Here, the jury found that Defendant was not the legal cause of Plaintiff's injuries. (See Doc. 85 at p. 1). After considering the evidence adduced at trial, and with the extremely deferential standard of review in mind, the Court finds that the jury's verdict is supportable by a fair interpretation of the evidence and should therefore not be set aside. At trial, the parties offered two competing theories in support of their respective contentions that the other was legally responsible for Plaintiff's injuries. Specifically, Plaintiff cited the method Defendant used to load Plaintiff's truck — "downstacking" as opposed to wrapping pallets of cargo with plastic — as the reason Plaintiff sustained injury to his shoulder, and supported this theory with witness testimony and a photo of allegedly negligently stacked cargo that resembled Plaintiff's truck on the date of the accident. Although testimony at trial established that Defendant's employees chose one method of loading over the other, the propriety of the loading method was not at issue in this case. Rather, Plaintiff was charged with demonstrating that on the date in question, he sustained injuries because of negligence on the part of Defendant's employees. To refute this contention, Defendant challenged the credibility of Plaintiff's witnesses, and the jury was ultimately required to make several credibility determinations when assessing the evidence before them. Further, with respect to the photos and videos of Plaintiff's truck, although Plaintiff and other witnesses insist that the depictions of Plaintiff's truck resemble the manner in which Plaintiff's truck was loaded on the date of the accident, the Court cannot ignore the fact that these photos and were taken before the date of the accident, nor can the Court reasonably assume that the jury failed to recognize this fact as well. By the end of the trial, the jury made its credibility assessments, weighed the evidence, and drew inferences from this evidence in a manner favorable to Defendant. Considering the entire record, there is no basis to conclude that the verdict was against the great weight of the evidence.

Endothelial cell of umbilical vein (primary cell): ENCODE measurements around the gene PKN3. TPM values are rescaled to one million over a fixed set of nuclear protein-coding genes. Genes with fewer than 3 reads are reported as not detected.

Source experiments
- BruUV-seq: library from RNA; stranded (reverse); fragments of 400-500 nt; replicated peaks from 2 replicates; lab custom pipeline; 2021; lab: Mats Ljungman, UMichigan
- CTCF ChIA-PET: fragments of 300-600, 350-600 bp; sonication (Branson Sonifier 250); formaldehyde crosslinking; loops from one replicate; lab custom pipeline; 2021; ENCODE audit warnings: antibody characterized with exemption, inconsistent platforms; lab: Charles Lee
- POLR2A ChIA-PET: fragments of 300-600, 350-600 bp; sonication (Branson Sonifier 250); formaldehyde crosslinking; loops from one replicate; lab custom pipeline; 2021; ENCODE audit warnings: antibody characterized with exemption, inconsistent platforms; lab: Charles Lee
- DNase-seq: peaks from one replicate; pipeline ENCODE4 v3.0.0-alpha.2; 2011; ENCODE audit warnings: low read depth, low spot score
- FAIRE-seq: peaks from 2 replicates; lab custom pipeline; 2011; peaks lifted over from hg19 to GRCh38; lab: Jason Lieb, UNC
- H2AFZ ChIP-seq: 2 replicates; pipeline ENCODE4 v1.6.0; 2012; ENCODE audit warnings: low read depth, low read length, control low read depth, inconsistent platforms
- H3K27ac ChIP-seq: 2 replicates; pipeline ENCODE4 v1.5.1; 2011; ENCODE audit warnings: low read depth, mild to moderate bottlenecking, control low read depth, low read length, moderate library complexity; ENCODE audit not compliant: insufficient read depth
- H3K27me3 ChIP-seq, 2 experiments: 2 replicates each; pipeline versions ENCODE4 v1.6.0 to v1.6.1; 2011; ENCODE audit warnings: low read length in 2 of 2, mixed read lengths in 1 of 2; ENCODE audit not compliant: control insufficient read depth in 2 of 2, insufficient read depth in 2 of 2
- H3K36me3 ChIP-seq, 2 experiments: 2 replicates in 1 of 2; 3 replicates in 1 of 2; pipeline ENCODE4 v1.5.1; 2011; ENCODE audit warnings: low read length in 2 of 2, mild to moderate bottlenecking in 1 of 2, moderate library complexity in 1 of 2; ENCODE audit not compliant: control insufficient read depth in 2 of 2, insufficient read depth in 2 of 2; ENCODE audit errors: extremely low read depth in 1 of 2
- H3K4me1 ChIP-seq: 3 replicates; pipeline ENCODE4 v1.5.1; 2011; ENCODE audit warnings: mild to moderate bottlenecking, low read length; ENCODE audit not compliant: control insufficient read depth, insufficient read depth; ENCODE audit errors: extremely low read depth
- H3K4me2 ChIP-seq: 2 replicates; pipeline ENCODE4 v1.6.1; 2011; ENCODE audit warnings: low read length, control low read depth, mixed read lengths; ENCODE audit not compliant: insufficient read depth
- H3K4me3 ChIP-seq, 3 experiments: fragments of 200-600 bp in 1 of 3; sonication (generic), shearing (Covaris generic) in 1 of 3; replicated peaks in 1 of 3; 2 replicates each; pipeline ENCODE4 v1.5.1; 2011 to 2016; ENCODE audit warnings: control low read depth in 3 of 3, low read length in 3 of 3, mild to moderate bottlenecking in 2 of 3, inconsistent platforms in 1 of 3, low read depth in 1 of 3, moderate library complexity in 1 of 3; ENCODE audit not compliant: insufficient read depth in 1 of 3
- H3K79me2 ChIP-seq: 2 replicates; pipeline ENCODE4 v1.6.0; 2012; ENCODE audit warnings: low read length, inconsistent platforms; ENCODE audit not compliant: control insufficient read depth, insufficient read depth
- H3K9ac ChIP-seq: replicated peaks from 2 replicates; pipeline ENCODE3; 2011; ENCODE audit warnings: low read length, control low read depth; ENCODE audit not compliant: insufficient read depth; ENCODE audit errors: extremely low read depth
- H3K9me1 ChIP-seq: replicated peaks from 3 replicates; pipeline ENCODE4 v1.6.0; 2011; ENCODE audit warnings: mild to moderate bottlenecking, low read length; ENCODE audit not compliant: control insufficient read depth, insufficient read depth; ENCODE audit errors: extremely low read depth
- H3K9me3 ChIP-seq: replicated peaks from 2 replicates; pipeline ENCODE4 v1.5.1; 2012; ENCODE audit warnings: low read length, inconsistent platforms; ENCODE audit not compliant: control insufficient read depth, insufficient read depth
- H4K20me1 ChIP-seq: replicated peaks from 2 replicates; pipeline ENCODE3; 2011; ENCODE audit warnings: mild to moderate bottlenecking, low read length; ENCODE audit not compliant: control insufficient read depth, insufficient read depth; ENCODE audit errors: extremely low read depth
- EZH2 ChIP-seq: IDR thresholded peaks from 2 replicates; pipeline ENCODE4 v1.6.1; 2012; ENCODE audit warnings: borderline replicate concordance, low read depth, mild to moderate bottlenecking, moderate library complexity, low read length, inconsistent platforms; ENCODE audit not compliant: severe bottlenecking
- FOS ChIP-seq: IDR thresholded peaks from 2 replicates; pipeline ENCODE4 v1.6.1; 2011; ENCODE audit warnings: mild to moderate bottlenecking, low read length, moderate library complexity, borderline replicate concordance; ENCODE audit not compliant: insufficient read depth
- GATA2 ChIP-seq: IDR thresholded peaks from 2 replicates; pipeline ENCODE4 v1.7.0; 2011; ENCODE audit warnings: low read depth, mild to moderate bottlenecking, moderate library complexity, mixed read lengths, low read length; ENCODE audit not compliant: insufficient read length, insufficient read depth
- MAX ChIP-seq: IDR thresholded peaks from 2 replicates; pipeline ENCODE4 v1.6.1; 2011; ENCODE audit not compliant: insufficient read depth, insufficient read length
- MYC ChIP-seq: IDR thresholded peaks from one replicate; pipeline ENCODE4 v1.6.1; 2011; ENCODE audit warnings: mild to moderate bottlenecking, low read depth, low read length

Finally, Plaintiff's implication that the admission of limited testimony regarding the Agreement between Plaintiff and Defendant may have resulted in a negative verdict for Plaintiff is unavailing. First, whether the jury could hear evidence of benefits paid through any insurance policy obtained in compliance with the occupational accident provision of the Agreement was the subject of a pretrial motion in limine filed by Plaintiff. (See Doc. 81). The Court ultimately ruled in Plaintiff's favor and held that although the jury could not hear evidence of any benefits paid pursuant to the terms of the Agreement, the Court would allow testimony and evidence regarding the existence of the Agreement. (See Doc. 83). Further, as both parties note, the Court thereafter provided a limiting instruction to the jury before they commenced deliberation, instructing them to avoid any inclination to speculate about whether Plaintiff received any payments from insurance he may have had pursuant to the Agreement.
For the foregoing reasons,